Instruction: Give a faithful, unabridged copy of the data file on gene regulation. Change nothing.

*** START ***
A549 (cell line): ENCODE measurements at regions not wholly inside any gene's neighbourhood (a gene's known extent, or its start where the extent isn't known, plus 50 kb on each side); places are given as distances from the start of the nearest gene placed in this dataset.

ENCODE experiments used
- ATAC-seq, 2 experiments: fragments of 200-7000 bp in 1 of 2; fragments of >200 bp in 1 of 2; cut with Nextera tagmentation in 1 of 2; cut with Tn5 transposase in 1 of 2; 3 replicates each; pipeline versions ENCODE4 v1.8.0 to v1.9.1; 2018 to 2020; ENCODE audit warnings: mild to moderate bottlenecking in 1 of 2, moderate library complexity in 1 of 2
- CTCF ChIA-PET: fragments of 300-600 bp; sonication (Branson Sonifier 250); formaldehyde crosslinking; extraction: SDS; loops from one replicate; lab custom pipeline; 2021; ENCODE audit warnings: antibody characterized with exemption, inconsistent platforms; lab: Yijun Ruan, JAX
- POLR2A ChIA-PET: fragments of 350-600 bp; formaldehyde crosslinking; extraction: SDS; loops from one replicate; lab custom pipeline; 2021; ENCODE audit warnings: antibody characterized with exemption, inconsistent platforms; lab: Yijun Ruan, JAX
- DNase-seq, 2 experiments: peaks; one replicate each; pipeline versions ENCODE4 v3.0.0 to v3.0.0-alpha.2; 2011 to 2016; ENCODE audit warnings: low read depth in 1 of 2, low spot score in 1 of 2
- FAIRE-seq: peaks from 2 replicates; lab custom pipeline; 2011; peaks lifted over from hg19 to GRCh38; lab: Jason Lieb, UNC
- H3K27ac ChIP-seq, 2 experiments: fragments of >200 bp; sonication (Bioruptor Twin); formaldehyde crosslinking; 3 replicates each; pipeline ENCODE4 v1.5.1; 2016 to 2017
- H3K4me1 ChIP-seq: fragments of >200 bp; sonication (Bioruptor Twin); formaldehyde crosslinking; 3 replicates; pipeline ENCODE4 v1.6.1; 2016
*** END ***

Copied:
A549 (cell line): ENCODE measurements at regions not wholly inside any gene's neighbourhood (a gene's known extent, or its start where the extent isn't known, plus 50 kb on each side); places are given as distances from the start of the nearest gene placed in this dataset.

ENCODE experiments used
- ATAC-seq, 2 experiments: fragments of 200-7000 bp in 1 of 2; fragments of >200 bp in 1 of 2; cut with Nextera tagmentation in 1 of 2; cut with Tn5 transposase in 1 of 2; 3 replicates each; pipeline versions ENCODE4 v1.8.0 to v1.9.1; 2018 to 2020; ENCODE audit warnings: mild to moderate bottlenecking in 1 of 2, moderate library complexity in 1 of 2
- CTCF ChIA-PET: fragments of 300-600 bp; sonication (Branson Sonifier 250); formaldehyde crosslinking; extraction: SDS; loops from one replicate; lab custom pipeline; 2021; ENCODE audit warnings: antibody characterized with exemption, inconsistent platforms; lab: Yijun Ruan, JAX
- POLR2A ChIA-PET: fragments of 350-600 bp; formaldehyde crosslinking; extraction: SDS; loops from one replicate; lab custom pipeline; 2021; ENCODE audit warnings: antibody characterized with exemption, inconsistent platforms; lab: Yijun Ruan, JAX
- DNase-seq, 2 experiments: peaks; one replicate each; pipeline versions ENCODE4 v3.0.0 to v3.0.0-alpha.2; 2011 to 2016; ENCODE audit warnings: low read depth in 1 of 2, low spot score in 1 of 2
- FAIRE-seq: peaks from 2 replicates; lab custom pipeline; 2011; peaks lifted over from hg19 to GRCh38; lab: Jason Lieb, UNC
- H3K27ac ChIP-seq, 2 experiments: fragments of >200 bp; sonication (Bioruptor Twin); formaldehyde crosslinking; 3 replicates each; pipeline ENCODE4 v1.5.1; 2016 to 2017
- H3K4me1 ChIP-seq: fragments of >200 bp; sonication (Bioruptor Twin); formaldehyde crosslinking; 3 replicates; pipeline ENCODE4 v1.6.1; 2016